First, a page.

THOUGHTS ON THE JERUSALEM DECLARATION 1: Gafcon and the Church

Sep 9, 2019 by

by Stephen Noll, Contending Anglican:

The Jerusalem Declaration has been one of the best and enduring fruits of the Gafcon movement. I was a member of the Statement Group in 2008 that drafted the Declaration and have written a commentary on it (see Essay 7 of my book). In the next three essays I shall share further thoughts on what the Declaration says and what it does not say.

From the very beginning, the question “Is Gafcon a Church?” has roiled the reputedly placid sea (or is it “See”?) of Anglicanism. In a recent Q&A session in Parliament, when Archbishop Justin Welby was asked about his commitment to the Jerusalem Statement from GAFCON 2008, he (through a Lambeth spokeswoman) referred to an 800-word piece by the previous Archbishop Rowan Williams, posted immediately following the Conference. To my knowledge this is the long and the short of what Canterbury has ever said about the substance of the Statement, and it appears Justin Welby sees no need to expound on it further.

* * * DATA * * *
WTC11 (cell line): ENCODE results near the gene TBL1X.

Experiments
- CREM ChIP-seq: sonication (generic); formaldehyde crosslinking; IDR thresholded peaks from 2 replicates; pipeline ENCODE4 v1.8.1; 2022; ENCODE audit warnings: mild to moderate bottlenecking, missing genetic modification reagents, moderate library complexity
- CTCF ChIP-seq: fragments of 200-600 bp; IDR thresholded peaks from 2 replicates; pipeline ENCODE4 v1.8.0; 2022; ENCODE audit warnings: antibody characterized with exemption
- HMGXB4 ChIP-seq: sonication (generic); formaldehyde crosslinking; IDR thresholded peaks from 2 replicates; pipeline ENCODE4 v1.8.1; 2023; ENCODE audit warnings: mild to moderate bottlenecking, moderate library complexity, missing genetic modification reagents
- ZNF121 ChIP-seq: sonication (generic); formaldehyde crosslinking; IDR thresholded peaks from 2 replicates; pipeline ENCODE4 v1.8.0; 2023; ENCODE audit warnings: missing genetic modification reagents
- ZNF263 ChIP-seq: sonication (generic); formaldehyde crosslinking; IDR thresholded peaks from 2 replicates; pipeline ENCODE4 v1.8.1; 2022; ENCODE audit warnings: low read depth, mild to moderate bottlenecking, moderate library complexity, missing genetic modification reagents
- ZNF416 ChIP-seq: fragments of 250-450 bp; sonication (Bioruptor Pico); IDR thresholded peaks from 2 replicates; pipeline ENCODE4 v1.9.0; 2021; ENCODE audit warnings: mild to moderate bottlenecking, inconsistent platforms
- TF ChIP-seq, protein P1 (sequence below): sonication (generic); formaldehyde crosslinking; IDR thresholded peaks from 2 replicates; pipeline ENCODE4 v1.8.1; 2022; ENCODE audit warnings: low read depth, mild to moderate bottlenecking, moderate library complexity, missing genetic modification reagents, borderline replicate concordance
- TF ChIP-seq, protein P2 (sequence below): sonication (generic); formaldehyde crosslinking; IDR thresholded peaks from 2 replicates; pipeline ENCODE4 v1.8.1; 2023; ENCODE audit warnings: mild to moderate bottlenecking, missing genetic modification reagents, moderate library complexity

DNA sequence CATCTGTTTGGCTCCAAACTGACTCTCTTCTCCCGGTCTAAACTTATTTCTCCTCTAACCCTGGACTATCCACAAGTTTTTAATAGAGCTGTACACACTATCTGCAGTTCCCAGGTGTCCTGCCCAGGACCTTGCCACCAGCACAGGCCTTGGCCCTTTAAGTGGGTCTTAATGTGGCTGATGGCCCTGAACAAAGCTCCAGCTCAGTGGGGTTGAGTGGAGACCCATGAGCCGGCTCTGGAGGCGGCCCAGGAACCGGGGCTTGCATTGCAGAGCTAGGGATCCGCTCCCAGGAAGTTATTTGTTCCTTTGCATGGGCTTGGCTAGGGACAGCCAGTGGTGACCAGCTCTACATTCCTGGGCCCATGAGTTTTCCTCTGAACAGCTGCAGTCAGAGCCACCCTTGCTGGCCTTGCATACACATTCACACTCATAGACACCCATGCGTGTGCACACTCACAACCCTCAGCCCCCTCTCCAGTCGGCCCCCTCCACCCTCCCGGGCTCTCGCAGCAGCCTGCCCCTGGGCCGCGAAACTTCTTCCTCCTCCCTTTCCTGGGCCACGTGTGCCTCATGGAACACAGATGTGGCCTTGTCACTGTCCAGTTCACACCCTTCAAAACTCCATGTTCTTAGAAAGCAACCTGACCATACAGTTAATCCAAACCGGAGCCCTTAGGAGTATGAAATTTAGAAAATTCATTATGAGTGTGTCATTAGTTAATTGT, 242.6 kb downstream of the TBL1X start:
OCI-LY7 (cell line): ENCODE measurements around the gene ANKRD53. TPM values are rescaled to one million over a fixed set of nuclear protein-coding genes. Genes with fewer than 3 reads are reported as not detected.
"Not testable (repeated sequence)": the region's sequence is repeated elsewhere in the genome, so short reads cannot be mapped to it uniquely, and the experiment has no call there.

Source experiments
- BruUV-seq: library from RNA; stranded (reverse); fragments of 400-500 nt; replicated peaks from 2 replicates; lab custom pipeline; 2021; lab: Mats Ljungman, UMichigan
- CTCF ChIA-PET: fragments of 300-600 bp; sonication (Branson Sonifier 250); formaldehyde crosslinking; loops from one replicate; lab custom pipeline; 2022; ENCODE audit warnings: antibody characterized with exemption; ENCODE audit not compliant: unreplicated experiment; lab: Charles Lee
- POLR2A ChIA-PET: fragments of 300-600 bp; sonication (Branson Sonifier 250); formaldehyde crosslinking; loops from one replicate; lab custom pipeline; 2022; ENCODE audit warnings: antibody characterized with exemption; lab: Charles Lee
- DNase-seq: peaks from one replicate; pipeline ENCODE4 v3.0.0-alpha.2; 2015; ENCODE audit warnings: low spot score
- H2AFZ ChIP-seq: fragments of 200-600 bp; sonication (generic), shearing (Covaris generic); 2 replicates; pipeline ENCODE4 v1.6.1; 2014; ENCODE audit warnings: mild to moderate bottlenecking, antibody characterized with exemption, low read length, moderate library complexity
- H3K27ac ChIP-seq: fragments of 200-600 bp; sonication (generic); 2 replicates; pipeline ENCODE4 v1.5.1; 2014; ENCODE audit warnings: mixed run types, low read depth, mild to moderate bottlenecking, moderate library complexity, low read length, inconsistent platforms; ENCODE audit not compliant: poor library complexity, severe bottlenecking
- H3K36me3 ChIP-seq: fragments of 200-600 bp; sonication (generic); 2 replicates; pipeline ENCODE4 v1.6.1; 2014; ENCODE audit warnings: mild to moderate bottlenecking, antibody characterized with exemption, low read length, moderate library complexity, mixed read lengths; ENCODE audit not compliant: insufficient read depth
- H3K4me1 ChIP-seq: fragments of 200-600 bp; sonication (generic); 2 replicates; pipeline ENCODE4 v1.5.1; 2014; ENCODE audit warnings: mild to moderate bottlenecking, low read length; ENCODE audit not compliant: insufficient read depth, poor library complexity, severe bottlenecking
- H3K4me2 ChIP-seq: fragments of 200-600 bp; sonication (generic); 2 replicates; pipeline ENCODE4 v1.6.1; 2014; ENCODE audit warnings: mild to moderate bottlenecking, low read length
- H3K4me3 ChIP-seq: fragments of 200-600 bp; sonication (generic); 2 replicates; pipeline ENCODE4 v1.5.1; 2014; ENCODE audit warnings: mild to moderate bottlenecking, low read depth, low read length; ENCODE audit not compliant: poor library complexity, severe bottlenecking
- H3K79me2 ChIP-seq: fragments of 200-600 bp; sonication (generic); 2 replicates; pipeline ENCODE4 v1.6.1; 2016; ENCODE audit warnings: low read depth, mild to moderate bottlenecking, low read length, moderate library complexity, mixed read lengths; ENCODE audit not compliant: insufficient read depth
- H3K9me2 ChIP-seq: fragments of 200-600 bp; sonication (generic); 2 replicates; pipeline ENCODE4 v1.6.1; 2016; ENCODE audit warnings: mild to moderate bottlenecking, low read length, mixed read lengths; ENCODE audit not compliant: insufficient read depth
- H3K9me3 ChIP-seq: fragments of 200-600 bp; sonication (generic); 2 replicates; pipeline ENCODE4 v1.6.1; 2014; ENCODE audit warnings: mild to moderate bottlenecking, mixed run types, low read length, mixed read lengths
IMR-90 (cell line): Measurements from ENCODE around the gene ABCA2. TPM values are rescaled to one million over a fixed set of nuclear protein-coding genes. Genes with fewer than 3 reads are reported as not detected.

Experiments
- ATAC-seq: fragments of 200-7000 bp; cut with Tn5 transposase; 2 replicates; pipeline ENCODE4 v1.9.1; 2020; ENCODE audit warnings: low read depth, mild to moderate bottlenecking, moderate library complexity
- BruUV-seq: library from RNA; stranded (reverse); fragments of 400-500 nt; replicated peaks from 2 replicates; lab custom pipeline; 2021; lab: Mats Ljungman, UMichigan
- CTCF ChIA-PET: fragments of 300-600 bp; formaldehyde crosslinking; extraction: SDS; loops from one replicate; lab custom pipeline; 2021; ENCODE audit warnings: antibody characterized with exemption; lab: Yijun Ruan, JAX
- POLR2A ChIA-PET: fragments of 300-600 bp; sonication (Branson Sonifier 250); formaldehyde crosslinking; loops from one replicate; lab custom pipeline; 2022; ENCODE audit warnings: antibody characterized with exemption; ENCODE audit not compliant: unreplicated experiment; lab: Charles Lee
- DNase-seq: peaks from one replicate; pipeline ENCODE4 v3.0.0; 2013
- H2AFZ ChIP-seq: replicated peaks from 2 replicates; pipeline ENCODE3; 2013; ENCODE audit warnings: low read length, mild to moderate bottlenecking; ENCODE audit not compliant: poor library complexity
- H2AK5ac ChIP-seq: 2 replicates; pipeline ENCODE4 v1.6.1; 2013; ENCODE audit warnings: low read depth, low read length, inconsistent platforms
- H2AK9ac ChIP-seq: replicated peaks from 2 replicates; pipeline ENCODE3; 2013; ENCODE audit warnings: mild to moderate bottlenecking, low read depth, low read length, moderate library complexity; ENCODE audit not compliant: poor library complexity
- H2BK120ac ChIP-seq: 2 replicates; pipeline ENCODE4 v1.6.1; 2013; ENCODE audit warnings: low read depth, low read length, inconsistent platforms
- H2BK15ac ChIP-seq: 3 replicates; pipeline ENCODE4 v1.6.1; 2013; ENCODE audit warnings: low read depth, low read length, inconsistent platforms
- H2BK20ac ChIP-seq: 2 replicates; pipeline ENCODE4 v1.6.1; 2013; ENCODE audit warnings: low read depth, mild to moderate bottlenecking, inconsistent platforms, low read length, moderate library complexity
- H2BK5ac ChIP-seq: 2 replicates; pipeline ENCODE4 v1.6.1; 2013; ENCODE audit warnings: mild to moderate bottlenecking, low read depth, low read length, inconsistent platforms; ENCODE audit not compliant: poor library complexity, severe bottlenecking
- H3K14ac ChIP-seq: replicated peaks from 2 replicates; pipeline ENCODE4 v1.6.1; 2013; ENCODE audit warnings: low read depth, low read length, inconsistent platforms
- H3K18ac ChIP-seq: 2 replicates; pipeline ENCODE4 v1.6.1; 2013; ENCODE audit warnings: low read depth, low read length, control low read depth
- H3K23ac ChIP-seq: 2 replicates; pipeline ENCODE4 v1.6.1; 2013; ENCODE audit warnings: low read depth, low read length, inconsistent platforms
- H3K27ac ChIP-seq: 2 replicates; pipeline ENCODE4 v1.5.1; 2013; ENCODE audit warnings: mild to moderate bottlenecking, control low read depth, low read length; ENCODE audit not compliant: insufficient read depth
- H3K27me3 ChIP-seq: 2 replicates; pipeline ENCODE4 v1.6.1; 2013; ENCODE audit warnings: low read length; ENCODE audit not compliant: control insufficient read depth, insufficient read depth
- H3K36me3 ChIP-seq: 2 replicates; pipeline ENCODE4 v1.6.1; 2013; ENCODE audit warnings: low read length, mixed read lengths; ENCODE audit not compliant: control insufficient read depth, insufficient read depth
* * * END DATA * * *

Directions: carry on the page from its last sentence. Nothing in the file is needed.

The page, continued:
In this piece Rowan Williams speaks positively of the “tenets of orthodoxy” expressed by “those who met for prayer and pilgrimage,” noting that these tenets were “shared by the vast majority of Anglicans worldwide, even if there may be differences of emphasis and perspective on some issues.” (Issues like whether God ordained marriage exclusively between a man and a woman – Archbishop Welby now assures us that the “Living in Love and Faith” consultative process will sort all that out.)

After this moment of positivity, Williams moves on to the question of “by what authority” the Conference set up a “self-selected” Primates Council, creating overlapping and competing jurisdictions within the Communion. This is a serious question indeed, and many within the Gafcon movement and its sympathizers continue to wrestle with it. It touches on deep-seated loyalties, personal relationships, and a host of practical matters. The churches of the Reformation faced the same kind of challenge – often with life at (the) stake – from Rome: “by what authority do you claim to be a member of the one holy catholic and apostolic church?”

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